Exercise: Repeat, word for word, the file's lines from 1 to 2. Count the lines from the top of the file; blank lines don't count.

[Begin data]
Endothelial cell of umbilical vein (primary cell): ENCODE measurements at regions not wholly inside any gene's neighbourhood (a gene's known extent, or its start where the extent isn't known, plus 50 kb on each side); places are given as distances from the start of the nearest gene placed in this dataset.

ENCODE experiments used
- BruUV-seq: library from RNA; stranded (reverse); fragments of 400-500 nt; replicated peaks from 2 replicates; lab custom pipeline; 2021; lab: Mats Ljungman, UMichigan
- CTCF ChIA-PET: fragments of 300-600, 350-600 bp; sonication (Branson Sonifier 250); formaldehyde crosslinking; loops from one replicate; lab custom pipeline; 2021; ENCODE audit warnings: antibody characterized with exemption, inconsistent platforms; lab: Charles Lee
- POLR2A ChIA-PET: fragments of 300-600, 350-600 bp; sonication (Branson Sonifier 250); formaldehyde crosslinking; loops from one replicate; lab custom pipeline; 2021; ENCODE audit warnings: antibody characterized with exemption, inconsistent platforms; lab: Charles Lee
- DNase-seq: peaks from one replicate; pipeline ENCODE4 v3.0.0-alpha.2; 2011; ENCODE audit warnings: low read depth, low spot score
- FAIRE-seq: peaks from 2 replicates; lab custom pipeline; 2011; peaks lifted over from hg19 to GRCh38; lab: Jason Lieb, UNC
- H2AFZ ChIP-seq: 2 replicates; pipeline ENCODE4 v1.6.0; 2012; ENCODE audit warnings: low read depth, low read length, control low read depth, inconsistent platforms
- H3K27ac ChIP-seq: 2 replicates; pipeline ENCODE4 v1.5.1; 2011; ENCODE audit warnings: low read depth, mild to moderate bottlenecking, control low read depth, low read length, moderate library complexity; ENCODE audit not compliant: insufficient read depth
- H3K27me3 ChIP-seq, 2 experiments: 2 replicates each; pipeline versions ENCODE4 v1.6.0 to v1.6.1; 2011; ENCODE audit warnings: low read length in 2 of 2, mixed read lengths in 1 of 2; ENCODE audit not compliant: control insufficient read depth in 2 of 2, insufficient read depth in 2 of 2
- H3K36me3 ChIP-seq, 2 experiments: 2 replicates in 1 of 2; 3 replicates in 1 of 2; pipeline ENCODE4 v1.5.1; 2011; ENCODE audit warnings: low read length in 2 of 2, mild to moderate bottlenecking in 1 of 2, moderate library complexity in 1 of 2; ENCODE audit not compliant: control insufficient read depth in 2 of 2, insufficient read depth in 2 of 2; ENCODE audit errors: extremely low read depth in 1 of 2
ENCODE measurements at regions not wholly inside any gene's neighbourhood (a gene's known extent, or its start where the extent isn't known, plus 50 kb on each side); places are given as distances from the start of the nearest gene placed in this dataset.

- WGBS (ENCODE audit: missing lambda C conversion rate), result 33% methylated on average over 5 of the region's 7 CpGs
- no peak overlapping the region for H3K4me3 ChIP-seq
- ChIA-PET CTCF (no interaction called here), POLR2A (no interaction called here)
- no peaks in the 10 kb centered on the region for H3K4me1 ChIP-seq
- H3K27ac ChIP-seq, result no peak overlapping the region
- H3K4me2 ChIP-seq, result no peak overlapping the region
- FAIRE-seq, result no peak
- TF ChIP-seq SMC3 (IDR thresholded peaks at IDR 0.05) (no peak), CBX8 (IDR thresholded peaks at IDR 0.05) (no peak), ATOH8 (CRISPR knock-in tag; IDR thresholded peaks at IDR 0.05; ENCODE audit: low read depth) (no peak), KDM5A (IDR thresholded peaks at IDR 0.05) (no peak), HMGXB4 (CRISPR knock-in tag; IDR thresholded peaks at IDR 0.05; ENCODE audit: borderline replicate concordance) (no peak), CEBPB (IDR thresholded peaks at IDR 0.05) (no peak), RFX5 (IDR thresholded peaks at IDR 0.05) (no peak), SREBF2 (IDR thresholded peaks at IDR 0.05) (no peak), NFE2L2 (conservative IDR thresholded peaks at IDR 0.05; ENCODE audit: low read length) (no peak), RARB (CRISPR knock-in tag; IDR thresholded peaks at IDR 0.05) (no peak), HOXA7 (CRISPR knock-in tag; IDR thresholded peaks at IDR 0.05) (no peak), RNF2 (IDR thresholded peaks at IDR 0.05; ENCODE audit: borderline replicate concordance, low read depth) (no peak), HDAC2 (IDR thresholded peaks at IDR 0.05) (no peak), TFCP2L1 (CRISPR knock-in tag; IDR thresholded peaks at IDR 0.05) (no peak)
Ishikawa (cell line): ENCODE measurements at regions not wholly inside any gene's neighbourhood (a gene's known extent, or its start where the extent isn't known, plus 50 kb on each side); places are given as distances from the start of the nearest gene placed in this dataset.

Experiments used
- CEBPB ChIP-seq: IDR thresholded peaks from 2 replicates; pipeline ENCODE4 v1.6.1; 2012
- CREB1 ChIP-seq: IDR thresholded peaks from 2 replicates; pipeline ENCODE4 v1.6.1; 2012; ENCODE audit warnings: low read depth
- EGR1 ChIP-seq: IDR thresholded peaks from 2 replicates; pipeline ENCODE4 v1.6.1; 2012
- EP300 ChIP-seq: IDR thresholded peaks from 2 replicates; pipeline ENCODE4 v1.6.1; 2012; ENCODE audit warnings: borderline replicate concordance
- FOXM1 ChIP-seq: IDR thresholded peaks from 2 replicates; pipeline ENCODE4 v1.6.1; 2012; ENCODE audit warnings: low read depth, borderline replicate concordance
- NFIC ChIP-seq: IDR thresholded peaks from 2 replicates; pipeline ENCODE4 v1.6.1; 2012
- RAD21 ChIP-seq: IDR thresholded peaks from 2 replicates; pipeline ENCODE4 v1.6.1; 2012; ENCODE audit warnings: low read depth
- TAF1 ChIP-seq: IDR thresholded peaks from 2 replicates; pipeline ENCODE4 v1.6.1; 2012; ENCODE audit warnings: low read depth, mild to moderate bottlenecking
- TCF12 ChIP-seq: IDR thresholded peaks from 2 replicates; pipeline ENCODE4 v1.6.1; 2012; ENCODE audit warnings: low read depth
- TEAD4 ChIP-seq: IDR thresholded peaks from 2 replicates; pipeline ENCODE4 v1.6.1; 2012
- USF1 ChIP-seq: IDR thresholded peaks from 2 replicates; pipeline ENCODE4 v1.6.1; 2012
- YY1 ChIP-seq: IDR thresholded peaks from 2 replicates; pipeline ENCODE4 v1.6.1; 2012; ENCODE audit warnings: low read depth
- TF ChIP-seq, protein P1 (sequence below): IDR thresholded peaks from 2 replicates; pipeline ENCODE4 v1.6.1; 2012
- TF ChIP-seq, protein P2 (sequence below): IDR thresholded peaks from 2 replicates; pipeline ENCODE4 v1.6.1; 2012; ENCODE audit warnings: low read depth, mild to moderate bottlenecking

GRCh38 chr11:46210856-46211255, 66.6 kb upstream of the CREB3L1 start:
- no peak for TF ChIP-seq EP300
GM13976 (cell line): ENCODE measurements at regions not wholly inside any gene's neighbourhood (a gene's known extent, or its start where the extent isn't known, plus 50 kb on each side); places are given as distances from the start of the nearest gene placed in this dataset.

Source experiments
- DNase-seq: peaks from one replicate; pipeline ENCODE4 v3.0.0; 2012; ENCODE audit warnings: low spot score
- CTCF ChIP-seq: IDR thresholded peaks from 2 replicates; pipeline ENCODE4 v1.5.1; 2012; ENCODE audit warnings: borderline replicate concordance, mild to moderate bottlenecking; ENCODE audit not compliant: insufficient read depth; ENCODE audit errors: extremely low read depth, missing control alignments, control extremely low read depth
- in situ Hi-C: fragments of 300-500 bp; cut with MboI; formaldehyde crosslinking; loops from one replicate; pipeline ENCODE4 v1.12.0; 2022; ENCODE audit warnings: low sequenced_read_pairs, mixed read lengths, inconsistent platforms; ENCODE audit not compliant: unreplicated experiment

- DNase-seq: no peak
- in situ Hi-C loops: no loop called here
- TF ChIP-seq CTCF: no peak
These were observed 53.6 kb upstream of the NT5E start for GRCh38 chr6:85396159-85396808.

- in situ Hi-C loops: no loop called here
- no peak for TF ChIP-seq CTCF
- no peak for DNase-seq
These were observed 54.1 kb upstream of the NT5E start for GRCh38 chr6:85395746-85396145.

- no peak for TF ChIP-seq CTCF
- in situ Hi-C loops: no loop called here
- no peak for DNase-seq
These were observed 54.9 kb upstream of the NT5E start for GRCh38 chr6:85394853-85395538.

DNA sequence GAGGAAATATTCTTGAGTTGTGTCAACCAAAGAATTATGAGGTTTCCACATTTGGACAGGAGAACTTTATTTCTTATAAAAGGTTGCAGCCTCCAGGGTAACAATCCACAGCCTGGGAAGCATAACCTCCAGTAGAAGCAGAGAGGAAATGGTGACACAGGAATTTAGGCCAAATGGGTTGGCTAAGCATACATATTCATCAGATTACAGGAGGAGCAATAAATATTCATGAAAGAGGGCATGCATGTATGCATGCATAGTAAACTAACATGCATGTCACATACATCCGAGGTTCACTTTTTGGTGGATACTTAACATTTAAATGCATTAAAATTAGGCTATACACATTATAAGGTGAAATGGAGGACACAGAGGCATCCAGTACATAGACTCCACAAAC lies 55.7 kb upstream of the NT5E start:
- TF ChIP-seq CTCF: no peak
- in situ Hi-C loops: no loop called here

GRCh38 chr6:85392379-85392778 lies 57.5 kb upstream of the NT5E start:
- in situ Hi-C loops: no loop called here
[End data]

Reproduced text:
Endothelial cell of umbilical vein (primary cell): ENCODE measurements at regions not wholly inside any gene's neighbourhood (a gene's known extent, or its start where the extent isn't known, plus 50 kb on each side); places are given as distances from the start of the nearest gene placed in this dataset.

ENCODE experiments used